Fig. 2
figure2

Percentage of correct knowledge based questions in 2015 (pre-intervention) and 2016 (post-intervention). For comparison between two groups, p < 0.001

There were 451 respondents from practices that participated in academic detailing and 523 from those that did not, with a similar mix of respondents between groups (in non-participating practices 308 (58.9%) were GPs versus 249 (55%) in participating practices, p = 0.18). Exposure to AKI education and published articles increased by a similar magnitude in both groups (60.9 and 55.9% at baseline in non-participating and participating practices respectively, increasing to 80.4 and 78.4% post-intervention, p = 0.253 for comparisons between groups, p < 0.001 for comparisons between time points). Improvements in scores for knowledge based questions were also similar across groups: the percentage of correct answers was similar at baseline (55.8 ± 21% in non-participating practices versus 55.0 ± 21% in participating practices, p = 0.98) and increased post intervention to 83.2 ± 20% in non-participating practices versus 79.3 ± 20% in participating practices (p = 0.57 for comparison between groups, p < 0.001 for comparisons between time points).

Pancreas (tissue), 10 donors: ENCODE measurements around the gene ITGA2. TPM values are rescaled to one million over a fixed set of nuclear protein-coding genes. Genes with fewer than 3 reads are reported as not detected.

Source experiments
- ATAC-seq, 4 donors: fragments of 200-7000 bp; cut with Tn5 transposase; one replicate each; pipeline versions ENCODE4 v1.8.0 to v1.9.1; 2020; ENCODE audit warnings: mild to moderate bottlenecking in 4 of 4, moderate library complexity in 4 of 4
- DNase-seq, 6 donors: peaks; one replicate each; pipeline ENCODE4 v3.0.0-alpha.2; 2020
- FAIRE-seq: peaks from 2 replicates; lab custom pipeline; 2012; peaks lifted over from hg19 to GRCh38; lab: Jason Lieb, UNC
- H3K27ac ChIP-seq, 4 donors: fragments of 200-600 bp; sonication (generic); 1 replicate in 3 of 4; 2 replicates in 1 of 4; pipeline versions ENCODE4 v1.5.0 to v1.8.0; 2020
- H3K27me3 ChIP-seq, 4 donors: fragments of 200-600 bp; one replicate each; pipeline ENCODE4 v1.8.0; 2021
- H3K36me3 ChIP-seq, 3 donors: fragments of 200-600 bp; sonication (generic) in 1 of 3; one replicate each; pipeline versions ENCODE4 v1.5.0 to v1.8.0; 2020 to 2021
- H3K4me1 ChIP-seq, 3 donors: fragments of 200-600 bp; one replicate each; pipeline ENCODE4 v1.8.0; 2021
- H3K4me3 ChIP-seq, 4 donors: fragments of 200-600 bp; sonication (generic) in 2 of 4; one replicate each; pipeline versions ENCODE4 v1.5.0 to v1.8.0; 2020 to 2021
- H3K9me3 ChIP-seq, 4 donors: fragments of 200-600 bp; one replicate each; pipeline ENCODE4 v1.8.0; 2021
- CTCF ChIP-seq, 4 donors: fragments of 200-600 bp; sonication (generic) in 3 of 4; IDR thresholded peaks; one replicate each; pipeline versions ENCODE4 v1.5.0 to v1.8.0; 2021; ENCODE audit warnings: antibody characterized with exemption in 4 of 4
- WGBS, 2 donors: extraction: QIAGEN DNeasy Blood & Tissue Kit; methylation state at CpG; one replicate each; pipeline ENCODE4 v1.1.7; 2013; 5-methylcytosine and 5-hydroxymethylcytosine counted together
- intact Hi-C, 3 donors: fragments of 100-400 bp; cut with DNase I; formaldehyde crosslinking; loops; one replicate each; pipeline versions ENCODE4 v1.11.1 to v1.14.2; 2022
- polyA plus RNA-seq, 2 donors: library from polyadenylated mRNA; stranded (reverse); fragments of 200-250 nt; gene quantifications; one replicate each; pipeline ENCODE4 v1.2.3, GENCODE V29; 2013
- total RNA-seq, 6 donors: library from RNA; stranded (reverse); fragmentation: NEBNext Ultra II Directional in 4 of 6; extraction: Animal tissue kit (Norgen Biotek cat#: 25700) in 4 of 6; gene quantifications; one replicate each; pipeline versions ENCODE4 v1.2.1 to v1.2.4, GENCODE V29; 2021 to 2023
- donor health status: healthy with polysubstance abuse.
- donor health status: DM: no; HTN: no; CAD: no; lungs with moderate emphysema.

The pattern for improvement in the group overall was also seen across the different roles within the multi-disciplinary team. For GPs (341 participants in 2015 survey, 270 in 2016), the mean score for the knowledge-based questions was 65.0 ± 16% at baseline improving to 87.7 ± 17% in the 2016 survey (p < 0.001). Similarly, ANPs and Practice nurses (191 in 2015, 147 in 2016) scored an average of 39.3 ± 19% at baseline improving to 71.7 ± 22% post intervention (p < 0.001). However, there was a difference between the two groups in self-reported confidence in diagnosing AKI. Both groups demonstrated improvements, but after the intervention only 20.3% of ANPs and Practice Nurses felt confident in making a diagnosis of AKI compared with 82.2% of GPs. As part of the baseline questionnaire, both GPs and ANPs/Practice Nurses felt peer group learning and face-to-face education would be useful approaches for primary care.

Academic detailing evaluation

There were 115 responses to the graded evaluation forms from the 25 practices that participated in academic detailing sessions; 21 were excluded as they were from non-clinical staff, leaving 94 in the analysis (of whom 89.4% were prescribers). The spread of professions was: GPs 69%, Practice Nurses 12%, Advanced Nurse Practitioners 3%, Healthcare Assistants 4%, Foundation Doctors 2%, the remaining 10% did not specify their role.